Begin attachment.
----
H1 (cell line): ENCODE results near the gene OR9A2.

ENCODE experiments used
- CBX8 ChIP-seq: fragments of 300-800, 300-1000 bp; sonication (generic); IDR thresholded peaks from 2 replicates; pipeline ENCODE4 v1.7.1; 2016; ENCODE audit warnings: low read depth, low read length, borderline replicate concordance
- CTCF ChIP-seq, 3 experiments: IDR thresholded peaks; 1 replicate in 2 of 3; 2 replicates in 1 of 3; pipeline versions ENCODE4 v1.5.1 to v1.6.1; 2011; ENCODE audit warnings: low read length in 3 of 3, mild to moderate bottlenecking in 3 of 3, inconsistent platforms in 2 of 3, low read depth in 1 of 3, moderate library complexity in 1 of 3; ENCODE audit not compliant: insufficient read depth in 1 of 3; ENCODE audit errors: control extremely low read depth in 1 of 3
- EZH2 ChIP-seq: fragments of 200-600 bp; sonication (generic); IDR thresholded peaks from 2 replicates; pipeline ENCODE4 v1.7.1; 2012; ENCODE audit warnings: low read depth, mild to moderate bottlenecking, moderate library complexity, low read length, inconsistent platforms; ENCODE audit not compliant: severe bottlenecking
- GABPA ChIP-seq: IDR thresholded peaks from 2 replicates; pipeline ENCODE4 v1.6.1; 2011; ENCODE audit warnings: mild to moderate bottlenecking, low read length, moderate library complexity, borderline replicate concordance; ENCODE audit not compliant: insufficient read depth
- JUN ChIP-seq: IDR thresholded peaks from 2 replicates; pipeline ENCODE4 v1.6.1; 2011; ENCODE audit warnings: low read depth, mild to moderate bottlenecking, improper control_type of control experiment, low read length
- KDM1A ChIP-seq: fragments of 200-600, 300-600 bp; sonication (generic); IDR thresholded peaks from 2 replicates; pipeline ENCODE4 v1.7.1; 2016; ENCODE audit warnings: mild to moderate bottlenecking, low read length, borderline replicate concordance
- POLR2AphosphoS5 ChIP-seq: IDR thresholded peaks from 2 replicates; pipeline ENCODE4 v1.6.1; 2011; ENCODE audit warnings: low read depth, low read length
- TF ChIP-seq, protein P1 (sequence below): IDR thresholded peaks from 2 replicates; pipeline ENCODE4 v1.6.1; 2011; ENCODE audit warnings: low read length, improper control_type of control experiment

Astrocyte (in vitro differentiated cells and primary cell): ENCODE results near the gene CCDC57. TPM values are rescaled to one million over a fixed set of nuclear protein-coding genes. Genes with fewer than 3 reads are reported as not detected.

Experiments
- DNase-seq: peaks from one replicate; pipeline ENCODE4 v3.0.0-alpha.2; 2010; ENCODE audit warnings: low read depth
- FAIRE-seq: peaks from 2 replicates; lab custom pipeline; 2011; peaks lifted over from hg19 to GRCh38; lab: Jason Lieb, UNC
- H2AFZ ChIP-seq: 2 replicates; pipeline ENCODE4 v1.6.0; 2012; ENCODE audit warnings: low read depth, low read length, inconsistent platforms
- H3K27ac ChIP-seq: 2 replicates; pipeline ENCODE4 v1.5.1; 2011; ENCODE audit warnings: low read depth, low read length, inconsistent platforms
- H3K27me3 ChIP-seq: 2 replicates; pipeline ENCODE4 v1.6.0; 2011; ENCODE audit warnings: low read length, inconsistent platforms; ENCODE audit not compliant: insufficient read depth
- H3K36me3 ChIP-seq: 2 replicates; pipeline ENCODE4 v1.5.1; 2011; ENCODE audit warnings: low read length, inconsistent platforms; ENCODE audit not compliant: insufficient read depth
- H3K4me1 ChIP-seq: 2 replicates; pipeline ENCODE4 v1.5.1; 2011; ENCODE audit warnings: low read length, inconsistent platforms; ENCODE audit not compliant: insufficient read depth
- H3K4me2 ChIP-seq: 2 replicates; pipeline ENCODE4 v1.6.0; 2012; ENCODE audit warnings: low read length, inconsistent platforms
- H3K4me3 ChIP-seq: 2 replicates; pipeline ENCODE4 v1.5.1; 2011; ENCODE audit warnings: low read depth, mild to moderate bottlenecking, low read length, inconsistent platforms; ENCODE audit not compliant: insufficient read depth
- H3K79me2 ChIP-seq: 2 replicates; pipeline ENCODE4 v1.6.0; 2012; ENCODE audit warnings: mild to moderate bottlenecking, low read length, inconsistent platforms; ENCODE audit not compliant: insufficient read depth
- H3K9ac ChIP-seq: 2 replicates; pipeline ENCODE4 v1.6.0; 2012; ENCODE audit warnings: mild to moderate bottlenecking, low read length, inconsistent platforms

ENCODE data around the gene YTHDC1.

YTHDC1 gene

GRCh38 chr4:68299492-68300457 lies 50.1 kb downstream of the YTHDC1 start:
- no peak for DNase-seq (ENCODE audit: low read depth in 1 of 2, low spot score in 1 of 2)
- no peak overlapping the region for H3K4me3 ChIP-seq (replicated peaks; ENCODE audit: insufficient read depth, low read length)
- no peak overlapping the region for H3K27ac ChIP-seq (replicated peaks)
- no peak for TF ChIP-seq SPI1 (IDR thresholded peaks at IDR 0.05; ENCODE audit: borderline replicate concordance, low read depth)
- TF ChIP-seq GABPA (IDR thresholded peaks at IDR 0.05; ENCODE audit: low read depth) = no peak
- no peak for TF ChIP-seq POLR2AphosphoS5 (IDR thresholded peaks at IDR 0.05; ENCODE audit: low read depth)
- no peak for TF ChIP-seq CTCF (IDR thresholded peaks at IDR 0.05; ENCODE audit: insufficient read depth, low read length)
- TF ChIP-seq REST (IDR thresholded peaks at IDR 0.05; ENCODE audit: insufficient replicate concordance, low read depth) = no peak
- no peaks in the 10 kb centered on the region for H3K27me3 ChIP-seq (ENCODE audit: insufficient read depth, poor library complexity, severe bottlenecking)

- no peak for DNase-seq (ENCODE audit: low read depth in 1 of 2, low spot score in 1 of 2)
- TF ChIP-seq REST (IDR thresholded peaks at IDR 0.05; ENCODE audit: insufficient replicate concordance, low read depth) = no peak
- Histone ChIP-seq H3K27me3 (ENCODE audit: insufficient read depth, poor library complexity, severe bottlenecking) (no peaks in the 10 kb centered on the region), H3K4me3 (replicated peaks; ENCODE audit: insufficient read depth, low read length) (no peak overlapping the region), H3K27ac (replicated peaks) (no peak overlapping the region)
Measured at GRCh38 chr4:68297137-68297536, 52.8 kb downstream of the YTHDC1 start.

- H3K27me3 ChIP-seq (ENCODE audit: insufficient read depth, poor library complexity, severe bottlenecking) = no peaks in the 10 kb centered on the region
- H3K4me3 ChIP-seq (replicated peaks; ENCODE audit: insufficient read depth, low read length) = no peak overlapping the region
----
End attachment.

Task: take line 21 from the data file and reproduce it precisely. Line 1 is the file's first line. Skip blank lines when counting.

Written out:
- H3K4me3 ChIP-seq: 2 replicates; pipeline ENCODE4 v1.5.1; 2011; ENCODE audit warnings: low read depth, mild to moderate bottlenecking, low read length, inconsistent platforms; ENCODE audit not compliant: insufficient read depth